May 13, 2016 — Now at Smithsonian.com: My story about the killings of more than 250 Shoshone men, women and children by U.S. Army soldiers.

Related photos and videos are posted in this Flickr album: https://flic.kr/s/aHskzcp1oq

Watch a video of: Darren Parry, a descendant of survivors of the massacre, and a leader of the Northwestern Band of the Shoshone Nation

Watch a video of: Utah archaeologists Molly Cannon and Kenneth Cannon describing their research at the massacre site

Massacre_Archaeologists w Shoshone leader and round lead ball fo

Archaeologists and a Shoshone descendant of massacre survivors discuss the only artifact found at the site so far: a .44 caliber round lead ball that could have been fired by warrior or soldier. Left, Molly Cannon, archaeologist, director of the Museum of Anthropology at Utah State University. Center, Darren Parry, council member of the Northwestern Band of the Shoshone Nation. Right, Kenneth Cannon, archaeologist, Utah State University and president of USU Archeological Services. Photographed April 18, 2016 by Sylvia Wright — sciencewrighter@gmail.com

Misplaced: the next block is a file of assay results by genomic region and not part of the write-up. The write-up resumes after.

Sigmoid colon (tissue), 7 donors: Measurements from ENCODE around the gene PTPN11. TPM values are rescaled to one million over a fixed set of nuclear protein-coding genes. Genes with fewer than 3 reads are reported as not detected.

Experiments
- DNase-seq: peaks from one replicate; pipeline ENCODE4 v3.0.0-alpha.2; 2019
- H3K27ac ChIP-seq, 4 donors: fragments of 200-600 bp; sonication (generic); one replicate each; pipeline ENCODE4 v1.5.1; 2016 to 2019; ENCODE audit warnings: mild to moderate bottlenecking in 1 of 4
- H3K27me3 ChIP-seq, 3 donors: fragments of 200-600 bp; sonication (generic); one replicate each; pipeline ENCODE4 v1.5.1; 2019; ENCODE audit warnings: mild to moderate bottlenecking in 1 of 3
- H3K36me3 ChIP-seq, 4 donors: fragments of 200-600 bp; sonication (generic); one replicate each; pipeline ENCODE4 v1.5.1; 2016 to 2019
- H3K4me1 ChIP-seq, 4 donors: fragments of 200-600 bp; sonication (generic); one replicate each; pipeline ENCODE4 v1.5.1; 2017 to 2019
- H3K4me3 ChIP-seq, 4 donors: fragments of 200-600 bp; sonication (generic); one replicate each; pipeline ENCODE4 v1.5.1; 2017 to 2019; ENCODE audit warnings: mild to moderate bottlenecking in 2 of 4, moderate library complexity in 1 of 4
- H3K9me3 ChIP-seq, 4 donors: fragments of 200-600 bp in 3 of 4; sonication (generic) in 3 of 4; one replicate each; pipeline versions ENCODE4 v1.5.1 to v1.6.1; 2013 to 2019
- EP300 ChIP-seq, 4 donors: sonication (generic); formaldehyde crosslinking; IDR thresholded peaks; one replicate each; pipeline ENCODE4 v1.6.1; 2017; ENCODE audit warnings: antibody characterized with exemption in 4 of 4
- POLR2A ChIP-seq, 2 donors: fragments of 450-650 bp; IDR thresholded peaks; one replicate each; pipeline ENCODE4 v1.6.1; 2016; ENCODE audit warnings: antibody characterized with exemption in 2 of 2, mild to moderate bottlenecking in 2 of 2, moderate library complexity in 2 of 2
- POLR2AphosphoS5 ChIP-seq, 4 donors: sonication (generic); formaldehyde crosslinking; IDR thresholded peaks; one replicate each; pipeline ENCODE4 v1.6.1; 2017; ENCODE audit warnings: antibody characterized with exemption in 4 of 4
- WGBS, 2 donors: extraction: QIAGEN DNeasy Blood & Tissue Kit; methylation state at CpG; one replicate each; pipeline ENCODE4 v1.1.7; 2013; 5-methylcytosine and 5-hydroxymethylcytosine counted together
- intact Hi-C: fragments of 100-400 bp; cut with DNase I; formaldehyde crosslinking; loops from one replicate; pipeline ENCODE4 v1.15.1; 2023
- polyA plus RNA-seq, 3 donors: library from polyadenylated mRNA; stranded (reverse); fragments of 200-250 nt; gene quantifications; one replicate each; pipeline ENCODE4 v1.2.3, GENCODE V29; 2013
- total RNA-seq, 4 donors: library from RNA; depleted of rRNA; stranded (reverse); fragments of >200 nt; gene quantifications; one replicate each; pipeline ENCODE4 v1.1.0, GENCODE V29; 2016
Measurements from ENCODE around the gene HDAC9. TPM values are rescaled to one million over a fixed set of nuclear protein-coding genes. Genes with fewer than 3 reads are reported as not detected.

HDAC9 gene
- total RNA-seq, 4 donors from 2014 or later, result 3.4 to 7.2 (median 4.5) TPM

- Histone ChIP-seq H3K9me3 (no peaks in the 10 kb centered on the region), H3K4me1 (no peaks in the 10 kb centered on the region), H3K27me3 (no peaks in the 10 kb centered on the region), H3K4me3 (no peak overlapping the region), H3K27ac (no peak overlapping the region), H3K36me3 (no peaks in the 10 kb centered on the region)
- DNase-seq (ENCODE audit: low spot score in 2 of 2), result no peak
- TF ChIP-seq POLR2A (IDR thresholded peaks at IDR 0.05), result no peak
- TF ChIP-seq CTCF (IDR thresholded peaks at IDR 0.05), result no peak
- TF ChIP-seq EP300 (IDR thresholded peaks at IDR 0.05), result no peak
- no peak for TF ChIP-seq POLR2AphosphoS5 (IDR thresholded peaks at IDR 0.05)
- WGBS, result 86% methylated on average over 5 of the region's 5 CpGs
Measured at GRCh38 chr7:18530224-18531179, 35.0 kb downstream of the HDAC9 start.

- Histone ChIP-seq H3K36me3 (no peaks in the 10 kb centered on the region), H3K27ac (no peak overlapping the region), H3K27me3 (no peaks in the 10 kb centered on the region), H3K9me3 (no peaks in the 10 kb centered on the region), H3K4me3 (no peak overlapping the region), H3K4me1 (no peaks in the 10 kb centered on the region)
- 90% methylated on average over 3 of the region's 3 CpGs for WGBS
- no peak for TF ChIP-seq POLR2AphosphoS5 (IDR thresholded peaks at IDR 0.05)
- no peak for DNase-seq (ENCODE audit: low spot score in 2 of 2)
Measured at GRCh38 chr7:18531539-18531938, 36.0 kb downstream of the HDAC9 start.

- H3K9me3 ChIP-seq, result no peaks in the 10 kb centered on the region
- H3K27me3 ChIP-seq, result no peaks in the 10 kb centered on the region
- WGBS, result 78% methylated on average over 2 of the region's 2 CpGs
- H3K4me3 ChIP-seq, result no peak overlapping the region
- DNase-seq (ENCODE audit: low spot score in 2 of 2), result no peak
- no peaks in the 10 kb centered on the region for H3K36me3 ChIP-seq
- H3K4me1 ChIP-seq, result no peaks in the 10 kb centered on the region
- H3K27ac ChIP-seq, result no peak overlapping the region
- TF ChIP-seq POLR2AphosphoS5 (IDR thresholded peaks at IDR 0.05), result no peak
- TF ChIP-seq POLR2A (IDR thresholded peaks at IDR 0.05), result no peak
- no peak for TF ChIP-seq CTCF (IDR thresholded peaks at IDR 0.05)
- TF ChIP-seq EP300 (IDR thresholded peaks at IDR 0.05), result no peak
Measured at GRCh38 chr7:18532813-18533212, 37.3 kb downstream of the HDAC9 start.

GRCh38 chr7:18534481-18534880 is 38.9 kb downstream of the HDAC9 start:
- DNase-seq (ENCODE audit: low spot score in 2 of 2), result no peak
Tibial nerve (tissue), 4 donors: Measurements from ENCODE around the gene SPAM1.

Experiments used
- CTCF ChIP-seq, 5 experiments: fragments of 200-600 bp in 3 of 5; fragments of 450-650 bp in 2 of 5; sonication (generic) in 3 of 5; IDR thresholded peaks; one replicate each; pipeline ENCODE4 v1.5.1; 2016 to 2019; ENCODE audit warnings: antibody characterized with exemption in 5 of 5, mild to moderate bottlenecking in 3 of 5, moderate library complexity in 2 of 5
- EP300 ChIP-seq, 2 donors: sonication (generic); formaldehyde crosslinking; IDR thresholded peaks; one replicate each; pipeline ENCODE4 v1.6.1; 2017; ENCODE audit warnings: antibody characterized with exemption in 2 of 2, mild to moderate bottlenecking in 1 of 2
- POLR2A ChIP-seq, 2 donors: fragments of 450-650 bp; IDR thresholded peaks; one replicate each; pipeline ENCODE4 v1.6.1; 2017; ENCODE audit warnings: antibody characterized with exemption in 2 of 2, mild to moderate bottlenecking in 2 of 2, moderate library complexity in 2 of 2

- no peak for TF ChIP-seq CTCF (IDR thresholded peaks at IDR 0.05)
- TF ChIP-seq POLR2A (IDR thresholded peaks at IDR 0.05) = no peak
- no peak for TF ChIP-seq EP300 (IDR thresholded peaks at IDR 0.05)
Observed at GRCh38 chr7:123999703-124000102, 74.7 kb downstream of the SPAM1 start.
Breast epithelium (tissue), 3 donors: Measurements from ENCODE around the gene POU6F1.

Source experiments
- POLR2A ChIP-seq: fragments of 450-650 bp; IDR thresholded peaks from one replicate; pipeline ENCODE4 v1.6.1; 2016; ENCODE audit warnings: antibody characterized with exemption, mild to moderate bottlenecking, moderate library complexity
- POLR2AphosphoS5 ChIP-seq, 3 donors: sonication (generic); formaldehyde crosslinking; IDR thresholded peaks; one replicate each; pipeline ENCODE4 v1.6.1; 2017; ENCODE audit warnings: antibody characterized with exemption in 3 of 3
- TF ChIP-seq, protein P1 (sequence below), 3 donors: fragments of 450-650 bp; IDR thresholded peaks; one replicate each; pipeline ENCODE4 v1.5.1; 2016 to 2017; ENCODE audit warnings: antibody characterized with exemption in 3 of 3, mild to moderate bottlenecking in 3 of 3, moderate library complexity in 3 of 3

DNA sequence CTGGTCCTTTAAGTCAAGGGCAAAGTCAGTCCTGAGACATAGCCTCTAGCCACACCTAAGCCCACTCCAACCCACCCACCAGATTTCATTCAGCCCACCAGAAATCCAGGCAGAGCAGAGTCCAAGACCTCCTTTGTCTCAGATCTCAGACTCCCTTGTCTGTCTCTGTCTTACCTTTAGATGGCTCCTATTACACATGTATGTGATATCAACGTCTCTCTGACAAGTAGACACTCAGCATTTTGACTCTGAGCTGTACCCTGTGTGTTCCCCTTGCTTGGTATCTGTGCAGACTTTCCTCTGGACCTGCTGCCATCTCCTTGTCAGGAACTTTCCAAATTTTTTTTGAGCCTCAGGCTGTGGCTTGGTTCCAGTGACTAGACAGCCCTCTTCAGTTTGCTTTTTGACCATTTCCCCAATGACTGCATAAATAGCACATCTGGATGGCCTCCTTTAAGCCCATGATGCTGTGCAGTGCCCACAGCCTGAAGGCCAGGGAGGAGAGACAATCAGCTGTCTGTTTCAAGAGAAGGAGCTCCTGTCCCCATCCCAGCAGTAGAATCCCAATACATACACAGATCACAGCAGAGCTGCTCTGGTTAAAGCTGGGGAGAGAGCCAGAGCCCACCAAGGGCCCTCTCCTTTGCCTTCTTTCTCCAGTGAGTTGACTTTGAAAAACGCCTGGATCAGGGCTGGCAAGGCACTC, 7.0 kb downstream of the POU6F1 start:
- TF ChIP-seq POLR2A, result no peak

One thought on “Massacre: 250 Shoshone were killed in 1863 by the U.S. Army

  1. I am an attorney, once working for the tribe. I wrote a book about the history of the Shoshones told in the voices of seven generations of the people. I researched this battle and tell about it in the book. See Seven Generations by Margaret Martin. It’s available on Kindle in Amazon for $1.99 or hard copy on Lulu.com.


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